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The Down Side to HTTPS Everywhere

HTTPS Everywhere is a project of the Electronic Frontiers Foundation (EFF) that seeks to encourage the use of encryption on the web, including a Firefox Add-On that changes links to HTTPS for sites such as Twitter and Facebook. I've mentioned this before, and I still think it's a great idea.

Google has released an encrypted site,, where your queries and responses are protected by encryption. But they don't support it for Images and Map queries. And I think I know why.

A browser can only have n connections to a website at one time. I think that's generally eight. This means that, if you have an image-heavy site, such as Google Image Search, you can only serve the page, the Javascript, the favicon, and five images, and you have to wait until that's done before you can start working on images six through thirteen, and you need to have all the images there before you can render. The trick is to have a Content Delivery Network (CDN), or a bunch of other servers to serve the images. That way, you can download eight at a time from each node and get 'em as fast as the network will let you.

But, if you have an HTTPS-served page, the browser considers everything not coming from that server as a potential breach, as well it should. This means that CDN is a huge problem. That, I think, is why Google isn't using HTTPS Everywhere.


Streaming Problem

I run Boxee on two machines. First is a fairly modern Vista-running machine, connected via wired ethernet to my modem/router/switch/access-point. The second is a Dell Optiplex running XP that was being retired from university use when I got it, connected to the network with a Netgear USB WiFi dongle.
I have demonstrated that I can serously hinder the ability of the second to stream, simply by surfing the web via my netbook. I don't know which part of the chain is the weak point, and even the strong points are not strong on a PC that old. My friend Patrick says that running CAT6 through the home is kinda worthless for most people because home broadband bandwidth are and will be much smaller than even older WiFi protocols. I understand this and believe it, but problems like this make me wonder.


Do People Really Want Geolocation?

Reading 2011: The Year the Check-in Died on ReadWriteWeb. Not too sure what to think of it. Of the people I know, only two people who live in the same city as I am have used any of the check-in services I've dealt with, and for neither was it often enough for the serendipity thing ("Hey! You're at the mall, too? How are you doing?!") to happen. I have yet to find another person who wants to share their lat and long via Google Latitude with me. And, I must admit, there's only a small set of people who I'd do that with.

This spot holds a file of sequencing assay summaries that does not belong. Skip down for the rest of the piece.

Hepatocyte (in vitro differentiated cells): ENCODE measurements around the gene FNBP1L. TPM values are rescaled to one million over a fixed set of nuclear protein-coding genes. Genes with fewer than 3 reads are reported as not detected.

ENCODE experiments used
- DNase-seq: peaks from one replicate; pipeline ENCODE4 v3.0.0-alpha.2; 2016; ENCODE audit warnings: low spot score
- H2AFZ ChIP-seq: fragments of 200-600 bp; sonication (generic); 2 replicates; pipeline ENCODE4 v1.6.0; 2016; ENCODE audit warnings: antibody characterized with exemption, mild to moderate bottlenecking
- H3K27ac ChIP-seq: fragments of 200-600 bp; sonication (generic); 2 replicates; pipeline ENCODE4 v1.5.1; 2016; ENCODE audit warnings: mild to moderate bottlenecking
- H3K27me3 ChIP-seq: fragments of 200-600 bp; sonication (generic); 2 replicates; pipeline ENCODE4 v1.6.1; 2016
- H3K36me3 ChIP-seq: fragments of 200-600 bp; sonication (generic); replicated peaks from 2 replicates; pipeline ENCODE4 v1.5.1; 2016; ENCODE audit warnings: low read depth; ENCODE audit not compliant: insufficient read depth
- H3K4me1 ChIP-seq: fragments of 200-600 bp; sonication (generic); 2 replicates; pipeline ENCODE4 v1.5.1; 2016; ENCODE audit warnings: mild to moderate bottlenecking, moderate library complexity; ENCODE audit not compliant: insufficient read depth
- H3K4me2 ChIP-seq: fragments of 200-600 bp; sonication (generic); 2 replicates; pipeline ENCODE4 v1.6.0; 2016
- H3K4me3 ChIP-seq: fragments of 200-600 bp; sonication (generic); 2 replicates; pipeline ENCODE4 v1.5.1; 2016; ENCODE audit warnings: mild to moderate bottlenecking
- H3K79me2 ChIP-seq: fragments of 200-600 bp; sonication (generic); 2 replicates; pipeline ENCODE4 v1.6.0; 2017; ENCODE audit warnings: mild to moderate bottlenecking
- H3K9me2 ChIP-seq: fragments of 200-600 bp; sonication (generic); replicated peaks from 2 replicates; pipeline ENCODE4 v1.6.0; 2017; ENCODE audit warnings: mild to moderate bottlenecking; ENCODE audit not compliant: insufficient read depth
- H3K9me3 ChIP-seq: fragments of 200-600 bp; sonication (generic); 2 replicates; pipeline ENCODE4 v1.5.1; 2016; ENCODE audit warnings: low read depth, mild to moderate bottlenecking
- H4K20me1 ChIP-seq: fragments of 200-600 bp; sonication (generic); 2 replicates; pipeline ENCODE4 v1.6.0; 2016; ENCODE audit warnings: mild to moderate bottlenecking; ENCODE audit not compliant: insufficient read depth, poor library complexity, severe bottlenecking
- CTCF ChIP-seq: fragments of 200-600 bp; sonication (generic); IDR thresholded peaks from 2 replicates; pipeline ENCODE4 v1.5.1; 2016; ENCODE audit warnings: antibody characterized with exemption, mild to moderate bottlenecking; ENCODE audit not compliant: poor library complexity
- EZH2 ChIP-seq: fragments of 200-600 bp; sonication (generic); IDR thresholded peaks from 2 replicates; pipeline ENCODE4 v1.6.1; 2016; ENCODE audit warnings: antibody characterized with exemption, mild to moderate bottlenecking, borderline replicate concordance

The author lists four reasons why people check in to places — Finding people near you, Rewards, Remembering things and Personal Branding — then proceeds to explain why this is trivial and not lasting and nothing to base much on. There's just not much in it for people to tell others where they are.

But I want to know where I am. Or, rather, I want my desktop, home of my alerting crontabs, to know that I'm near my work, where it knows to alert me like this, or near my home, where it knows to alert me like that, or somewhere else, where it can alert me with a whiffleball bat. Or something. I don't need my friends to know where I am. I don't really want to tell advertisers or employers where I am. But it would be a great boon to me if I could tell where I am. Screen-based alerts are useless if nobody is at the screen.

Be aware that Xerox PARC, the Palo Alto Research Center for the Xerox Corporation, invented computing as we know it. One of the things they had were badges that could tell where you were in the facility, so if someone called for you, the telephone nearest to you would ring, no matter where. That's great and all, but today, everyone has their phone on their hip, so standard wired phones are more and more useless and less and less used.

When I used to work for the medical clinic, I tested badges that could unlock a computer when you got close, and unlock it when I walked away. It seems like it would be easy to write authentication modules that would allow the same thing with Bluetooth, but I'd rather have GPS rolling than Bluetooth most of the time.

There's a Latitude API, but I haven't done more than poke at it. But I suspect this sort of thing will be the real use of location-based computing.

Proper Uses of Social Media: Conferences

I heard a story once, about a decade ago. A guy comes in to present on Deep Technical Subject A to a conference room full of people. They all had laptops, and the guy thinks, more and more as his talk goes on, that he's dying, that they're all there by fiat and everyone's just sitting and browsing and hoping for the presentation to be over.
He goes through his slides, giving it his best, and gets to "Are there any questions?"

And the questions are good. Well thought out and to the point. Turns out that everyone was on IRC and discussing the points of the presentation as he presented.

We still have IRC, but you can still wear bow ties and spats if you want. Today's thing is Twitter, and many conference suggest a hash tag by which you can follow and discuss the current goings-on. I've seen it suggested for a few things, and I've been disappointed in the past. I can only hope that it's a flyover-country thing and bigger events in bigger areas have more vibrant tweets. Purdue's BoilerWeb 2011 had some great discussions on the #bweb11 hashtag, and there was some nice interaction at Indiana Linuxfest.

I can understand if people don't want to dive into a stream of people mindlessly photographing their meals for everyone to see, but here is a case where it really makes sense.

Podcasts and Synergy

Image from vanRijn
I've put Google Listen on my phone, listening to podcasts while I drive. One of them is Spectrum from the IEEE, and the one that came on my player was about the Kinect. I have never used the Kinect, as I'm not much of a gamer. Sometimes I'll sit down and play the Wii with the boys, but I have used it more as a Netflix player. So, I'll never use it as intended.